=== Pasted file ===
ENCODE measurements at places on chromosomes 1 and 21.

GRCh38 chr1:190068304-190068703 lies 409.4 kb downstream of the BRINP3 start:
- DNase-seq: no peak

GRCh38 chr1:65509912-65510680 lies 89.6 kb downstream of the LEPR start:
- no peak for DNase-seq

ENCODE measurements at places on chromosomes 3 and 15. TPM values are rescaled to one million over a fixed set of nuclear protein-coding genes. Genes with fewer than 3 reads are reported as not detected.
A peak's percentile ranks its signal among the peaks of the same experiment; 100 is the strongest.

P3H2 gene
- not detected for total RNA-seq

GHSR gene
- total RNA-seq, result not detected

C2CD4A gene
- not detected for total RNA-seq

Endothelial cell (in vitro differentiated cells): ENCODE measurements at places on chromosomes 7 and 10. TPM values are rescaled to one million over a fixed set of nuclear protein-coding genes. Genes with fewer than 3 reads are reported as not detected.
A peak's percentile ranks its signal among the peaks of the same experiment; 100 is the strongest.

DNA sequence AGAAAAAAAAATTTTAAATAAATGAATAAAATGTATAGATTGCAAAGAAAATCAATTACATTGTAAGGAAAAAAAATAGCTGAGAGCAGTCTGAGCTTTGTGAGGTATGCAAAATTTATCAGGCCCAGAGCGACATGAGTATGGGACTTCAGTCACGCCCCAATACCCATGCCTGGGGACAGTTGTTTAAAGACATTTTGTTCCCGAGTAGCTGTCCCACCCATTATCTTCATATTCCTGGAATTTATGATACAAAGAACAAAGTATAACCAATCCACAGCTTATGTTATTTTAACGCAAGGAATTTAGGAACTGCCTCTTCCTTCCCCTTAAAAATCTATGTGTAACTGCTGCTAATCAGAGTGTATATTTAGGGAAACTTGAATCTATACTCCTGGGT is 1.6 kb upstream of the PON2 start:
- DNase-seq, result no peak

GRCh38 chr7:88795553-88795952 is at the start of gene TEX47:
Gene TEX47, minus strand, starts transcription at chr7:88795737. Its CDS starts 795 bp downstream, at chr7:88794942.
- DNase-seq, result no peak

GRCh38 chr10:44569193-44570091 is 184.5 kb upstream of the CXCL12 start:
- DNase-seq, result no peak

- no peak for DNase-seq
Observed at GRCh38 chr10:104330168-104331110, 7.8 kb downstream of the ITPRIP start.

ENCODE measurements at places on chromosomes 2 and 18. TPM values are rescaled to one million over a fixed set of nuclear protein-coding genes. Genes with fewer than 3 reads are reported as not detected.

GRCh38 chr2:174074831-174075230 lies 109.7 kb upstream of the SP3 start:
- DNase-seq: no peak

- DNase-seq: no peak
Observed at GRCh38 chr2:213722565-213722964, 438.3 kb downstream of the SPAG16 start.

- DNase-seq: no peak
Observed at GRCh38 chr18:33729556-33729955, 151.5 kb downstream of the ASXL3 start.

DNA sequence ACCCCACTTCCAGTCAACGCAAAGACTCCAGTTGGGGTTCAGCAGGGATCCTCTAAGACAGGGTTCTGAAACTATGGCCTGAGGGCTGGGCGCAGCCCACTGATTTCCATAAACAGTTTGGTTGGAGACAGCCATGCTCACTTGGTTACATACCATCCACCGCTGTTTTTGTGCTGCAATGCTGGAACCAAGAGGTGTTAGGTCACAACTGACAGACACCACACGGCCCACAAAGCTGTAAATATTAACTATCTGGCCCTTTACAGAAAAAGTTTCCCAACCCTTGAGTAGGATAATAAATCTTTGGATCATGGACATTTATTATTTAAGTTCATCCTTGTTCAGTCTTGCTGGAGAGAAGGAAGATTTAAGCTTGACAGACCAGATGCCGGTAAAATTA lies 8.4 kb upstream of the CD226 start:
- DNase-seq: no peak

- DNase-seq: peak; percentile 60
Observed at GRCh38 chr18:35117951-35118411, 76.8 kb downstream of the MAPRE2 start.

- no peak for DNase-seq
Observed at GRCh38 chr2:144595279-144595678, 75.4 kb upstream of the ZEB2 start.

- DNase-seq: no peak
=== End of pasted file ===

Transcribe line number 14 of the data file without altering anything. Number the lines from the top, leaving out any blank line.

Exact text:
Endothelial cell (in vitro differentiated cells): ENCODE measurements at places on chromosomes 7 and 10. TPM values are rescaled to one million over a fixed set of nuclear protein-coding genes. Genes with fewer than 3 reads are reported as not detected.